The development of a prediction tool to identify cancer patients at high risk for chemotherapyinduced nausea and vomiting

G. Dranitsaris, Alexandros Molasiotis, M. Clemons, E. Roeland, L. Schwartzberg, P. Dielenseger, K. Jordan, A. Young, M. Aapro

Research output: Journal article publicationJournal articleAcademic researchpeer-review

133 Citations (Scopus)


Background: Despite the availability of effective antiemetics and evidence-based guidelines, up to 40% of cancer patients receiving chemotherapy fail to achieve complete nausea and vomiting control. In addition to type of chemotherapy, several patient-related risk factors for chemotherapy-induced nausea and vomiting (CINV) have been identified. To incorporate these factors into the optimal selection of prophylactic antiemetics, a repeated measures cycle-based model to predict the risk of≥ grade 2 CINV (≥2 vomiting episodes or a decrease in oral intake due to nausea) from days 0 to 5 post-chemotherapy was developed. Patients and methods: Data from 1198 patients enrolled in one of the five non-interventional CINV prospective studies were pooled. Generalized estimating equations were used in a backwards elimination process with the P-value set at<0.05 to identify the relevant predictive factors. A risk scoring algorithm (range 0-32) was then derived from the final model coefficients. Finally, a receiver-operating characteristic curve (ROCC) analysis was done to measure the predictive accuracy of the scoring algorithm. Results: Over 4197 chemotherapy cycles, 42.2% of patients experienced≥grade 2 CINV. Eight risk factors were identified: patient age<60 years, the first two cycles of chemotherapy, anticipatory nausea and vomiting, history of morning sickness, hours of sleep the night before chemotherapy, CINV in the prior cycle, patient self-medication with non-prescribed treatments, and the use of platinum or anthracycline-based regimens. The ROC analysis indicated good predictive accuracy with an areaunder- the-curve of 0.69 (95% CI: 0.67-0.70). Before to each cycle of therapy, patients with risk scores≥16 units would be considered at high risk for developing≥grade 2 CINV. Conclusions: The clinical application of this prediction tool will be an important source of individual patient risk information for the oncology clinician and may enhance patient care by optimizing the use of the antiemetics in a proactive manner.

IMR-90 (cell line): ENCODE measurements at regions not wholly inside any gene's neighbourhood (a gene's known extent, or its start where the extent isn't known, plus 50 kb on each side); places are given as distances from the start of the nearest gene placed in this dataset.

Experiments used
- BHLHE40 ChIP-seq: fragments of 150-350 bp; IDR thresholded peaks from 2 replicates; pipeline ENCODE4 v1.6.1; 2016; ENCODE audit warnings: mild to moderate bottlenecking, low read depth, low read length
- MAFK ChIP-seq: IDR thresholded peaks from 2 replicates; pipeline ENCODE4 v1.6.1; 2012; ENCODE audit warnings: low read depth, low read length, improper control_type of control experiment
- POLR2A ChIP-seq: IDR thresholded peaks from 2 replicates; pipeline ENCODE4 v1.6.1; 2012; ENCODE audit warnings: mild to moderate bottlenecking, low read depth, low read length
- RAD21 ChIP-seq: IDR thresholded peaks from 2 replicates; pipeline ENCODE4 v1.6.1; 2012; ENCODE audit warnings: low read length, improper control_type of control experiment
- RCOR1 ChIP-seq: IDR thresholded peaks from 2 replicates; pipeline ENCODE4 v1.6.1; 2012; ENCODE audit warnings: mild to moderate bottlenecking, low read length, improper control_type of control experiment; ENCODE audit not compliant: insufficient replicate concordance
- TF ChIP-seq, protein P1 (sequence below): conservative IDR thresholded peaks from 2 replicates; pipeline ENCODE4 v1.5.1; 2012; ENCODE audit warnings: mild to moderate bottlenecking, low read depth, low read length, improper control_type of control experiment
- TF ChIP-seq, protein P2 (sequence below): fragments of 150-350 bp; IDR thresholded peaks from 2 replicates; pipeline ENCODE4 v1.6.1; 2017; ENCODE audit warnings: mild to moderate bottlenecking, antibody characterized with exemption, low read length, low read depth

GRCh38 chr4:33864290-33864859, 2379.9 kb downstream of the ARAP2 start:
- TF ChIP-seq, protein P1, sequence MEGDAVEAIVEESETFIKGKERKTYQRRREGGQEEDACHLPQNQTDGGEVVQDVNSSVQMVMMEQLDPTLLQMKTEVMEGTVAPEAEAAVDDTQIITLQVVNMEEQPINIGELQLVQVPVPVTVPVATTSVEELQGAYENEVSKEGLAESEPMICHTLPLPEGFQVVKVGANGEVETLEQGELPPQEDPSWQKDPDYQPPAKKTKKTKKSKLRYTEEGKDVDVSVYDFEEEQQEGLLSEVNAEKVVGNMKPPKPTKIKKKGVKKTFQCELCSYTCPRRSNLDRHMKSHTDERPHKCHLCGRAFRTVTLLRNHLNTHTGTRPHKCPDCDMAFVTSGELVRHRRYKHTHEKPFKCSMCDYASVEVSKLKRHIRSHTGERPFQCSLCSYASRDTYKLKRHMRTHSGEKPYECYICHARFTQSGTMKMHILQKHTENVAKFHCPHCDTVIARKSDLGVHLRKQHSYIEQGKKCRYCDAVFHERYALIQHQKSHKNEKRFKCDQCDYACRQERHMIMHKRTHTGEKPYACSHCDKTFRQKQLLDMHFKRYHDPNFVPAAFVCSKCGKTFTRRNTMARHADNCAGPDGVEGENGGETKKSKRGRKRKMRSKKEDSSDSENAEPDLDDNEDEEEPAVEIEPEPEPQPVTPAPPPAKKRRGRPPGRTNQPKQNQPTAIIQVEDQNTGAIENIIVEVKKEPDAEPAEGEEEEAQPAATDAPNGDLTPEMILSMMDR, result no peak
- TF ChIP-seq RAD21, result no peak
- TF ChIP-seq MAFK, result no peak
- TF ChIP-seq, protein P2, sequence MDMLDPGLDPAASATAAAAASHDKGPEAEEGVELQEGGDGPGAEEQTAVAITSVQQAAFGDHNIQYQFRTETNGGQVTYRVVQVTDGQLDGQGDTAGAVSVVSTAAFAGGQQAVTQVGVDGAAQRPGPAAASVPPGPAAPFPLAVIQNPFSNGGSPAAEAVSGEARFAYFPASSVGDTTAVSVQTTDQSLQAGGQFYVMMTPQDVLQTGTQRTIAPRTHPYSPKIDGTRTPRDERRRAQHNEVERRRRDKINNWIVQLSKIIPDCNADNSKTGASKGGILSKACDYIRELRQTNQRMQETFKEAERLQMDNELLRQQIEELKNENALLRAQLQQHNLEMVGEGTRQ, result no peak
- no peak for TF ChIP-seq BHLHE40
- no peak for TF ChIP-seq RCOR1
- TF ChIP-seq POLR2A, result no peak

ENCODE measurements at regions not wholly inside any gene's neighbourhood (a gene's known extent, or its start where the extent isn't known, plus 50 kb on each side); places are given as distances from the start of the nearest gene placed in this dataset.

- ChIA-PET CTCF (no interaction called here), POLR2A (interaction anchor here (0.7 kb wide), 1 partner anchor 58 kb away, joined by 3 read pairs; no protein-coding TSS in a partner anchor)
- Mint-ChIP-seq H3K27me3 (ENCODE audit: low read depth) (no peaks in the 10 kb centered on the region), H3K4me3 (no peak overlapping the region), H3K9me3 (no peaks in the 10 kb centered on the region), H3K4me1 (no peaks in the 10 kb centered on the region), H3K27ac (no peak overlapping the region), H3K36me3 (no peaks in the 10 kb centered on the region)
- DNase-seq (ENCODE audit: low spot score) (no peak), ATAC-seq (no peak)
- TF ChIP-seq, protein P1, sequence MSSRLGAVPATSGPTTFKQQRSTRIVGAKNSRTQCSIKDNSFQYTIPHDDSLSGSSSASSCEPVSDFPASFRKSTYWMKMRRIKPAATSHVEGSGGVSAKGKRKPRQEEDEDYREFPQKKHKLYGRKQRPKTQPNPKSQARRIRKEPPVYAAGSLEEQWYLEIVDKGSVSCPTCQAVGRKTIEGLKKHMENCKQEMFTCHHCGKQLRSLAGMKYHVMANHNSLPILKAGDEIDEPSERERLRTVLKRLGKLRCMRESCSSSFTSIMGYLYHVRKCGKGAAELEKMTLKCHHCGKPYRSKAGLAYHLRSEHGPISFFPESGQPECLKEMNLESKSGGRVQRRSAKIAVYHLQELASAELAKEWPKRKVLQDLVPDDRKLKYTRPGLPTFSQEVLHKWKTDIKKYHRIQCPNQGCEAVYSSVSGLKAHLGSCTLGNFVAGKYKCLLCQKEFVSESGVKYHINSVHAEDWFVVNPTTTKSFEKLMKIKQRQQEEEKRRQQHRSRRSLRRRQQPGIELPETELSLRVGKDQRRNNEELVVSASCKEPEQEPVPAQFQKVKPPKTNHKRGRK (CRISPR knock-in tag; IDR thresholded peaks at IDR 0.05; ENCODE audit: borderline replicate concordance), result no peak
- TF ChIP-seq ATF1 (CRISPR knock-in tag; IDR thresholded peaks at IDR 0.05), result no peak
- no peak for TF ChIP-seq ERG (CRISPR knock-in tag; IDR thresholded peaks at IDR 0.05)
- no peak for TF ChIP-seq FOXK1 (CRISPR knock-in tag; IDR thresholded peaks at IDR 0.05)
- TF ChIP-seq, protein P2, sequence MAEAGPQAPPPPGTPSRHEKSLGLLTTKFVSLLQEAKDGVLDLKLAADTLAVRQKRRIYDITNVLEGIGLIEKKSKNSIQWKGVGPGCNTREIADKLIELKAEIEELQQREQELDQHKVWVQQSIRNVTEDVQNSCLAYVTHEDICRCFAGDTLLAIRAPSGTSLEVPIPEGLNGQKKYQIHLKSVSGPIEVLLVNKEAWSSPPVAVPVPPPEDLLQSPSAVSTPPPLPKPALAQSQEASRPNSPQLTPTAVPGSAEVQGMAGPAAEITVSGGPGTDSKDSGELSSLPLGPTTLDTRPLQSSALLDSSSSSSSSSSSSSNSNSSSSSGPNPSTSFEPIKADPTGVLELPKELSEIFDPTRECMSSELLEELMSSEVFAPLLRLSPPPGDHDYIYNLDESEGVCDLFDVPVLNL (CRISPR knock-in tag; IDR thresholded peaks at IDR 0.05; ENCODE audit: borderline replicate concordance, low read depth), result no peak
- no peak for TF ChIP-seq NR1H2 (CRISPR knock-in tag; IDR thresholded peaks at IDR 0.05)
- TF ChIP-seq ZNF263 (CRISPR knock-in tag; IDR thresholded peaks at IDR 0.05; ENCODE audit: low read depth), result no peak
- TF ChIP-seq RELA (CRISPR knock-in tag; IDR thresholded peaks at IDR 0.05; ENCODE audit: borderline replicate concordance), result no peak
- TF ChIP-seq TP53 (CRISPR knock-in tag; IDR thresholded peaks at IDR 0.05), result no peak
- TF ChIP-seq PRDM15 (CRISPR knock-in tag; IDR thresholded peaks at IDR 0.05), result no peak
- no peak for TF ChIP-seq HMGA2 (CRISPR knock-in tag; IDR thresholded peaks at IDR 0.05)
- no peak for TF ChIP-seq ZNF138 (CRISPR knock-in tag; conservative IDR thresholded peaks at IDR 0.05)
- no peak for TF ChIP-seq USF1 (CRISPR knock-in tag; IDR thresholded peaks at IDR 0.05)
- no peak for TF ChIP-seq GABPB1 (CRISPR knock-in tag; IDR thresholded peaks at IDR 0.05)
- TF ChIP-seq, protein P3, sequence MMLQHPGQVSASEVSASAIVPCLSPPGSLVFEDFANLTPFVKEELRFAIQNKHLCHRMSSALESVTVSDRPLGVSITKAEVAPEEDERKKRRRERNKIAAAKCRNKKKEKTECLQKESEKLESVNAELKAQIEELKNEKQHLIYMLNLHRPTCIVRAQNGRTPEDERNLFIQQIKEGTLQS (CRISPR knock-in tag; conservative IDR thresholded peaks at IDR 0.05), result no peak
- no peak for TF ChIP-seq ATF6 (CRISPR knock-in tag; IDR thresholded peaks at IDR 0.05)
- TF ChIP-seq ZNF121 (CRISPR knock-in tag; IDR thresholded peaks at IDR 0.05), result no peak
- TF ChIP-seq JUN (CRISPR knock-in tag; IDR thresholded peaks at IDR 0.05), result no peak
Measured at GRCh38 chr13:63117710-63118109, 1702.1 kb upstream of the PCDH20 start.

Original languageEnglish
Article numbermdx100
Pages (from-to)1260-1267
Number of pages8
JournalAnnals of Oncology
Issue number6
Publication statusPublished - 1 Jun 2017


  • Cancer
  • CINV
  • Emesis
  • Nausea
  • Prediction
  • Risk

ASJC Scopus subject areas

  • Hematology
  • Oncology


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